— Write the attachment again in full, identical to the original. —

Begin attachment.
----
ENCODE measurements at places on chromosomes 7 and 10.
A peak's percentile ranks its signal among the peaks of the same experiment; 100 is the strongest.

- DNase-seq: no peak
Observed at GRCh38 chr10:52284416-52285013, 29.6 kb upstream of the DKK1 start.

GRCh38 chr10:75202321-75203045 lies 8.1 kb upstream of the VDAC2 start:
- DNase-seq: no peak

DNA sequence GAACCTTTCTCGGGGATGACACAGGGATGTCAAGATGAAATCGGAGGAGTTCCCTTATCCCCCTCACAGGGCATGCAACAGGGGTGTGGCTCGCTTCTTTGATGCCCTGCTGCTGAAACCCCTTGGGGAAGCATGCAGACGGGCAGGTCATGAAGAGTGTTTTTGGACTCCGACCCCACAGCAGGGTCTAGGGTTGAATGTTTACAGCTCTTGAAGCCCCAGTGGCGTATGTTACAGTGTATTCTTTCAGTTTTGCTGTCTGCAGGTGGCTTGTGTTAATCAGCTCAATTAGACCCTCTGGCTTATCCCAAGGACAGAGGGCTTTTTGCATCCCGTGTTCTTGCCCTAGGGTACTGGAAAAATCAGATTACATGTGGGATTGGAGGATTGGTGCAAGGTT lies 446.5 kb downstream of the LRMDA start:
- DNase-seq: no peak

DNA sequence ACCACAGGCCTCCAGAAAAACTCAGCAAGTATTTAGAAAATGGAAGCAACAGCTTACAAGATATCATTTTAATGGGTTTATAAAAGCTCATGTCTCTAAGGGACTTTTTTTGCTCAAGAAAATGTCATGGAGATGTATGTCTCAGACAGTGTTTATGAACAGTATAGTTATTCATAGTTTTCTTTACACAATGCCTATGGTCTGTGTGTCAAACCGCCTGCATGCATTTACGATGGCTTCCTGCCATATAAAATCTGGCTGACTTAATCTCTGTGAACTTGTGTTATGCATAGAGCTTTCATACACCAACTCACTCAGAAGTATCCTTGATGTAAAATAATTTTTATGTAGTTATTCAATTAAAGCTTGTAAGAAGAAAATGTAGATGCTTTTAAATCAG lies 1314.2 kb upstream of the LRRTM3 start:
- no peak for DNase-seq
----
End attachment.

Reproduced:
ENCODE measurements at places on chromosomes 7 and 10.
A peak's percentile ranks its signal among the peaks of the same experiment; 100 is the strongest.

- DNase-seq: no peak
Observed at GRCh38 chr10:52284416-52285013, 29.6 kb upstream of the DKK1 start.

GRCh38 chr10:75202321-75203045 lies 8.1 kb upstream of the VDAC2 start:
- DNase-seq: no peak

DNA sequence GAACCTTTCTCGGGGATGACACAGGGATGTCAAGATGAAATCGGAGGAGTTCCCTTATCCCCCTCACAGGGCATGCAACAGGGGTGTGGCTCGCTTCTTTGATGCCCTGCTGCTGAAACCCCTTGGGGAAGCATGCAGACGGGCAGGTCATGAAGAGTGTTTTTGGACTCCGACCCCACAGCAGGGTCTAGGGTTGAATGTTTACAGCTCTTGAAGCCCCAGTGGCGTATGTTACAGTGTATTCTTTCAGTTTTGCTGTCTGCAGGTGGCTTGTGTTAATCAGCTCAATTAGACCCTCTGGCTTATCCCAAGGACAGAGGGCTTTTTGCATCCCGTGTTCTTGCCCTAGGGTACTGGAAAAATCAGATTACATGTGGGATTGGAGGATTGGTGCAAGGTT lies 446.5 kb downstream of the LRMDA start:
- DNase-seq: no peak

DNA sequence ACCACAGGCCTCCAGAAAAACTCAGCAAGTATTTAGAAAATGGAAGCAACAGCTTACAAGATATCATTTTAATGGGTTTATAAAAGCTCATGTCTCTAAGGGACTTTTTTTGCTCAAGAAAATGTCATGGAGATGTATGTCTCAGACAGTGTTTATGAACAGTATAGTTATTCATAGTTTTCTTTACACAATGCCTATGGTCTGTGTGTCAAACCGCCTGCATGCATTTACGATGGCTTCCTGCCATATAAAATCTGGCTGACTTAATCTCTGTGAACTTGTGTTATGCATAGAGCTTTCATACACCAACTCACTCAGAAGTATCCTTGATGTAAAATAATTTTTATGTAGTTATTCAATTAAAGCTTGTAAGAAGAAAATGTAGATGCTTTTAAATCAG lies 1314.2 kb upstream of the LRRTM3 start:
- no peak for DNase-seq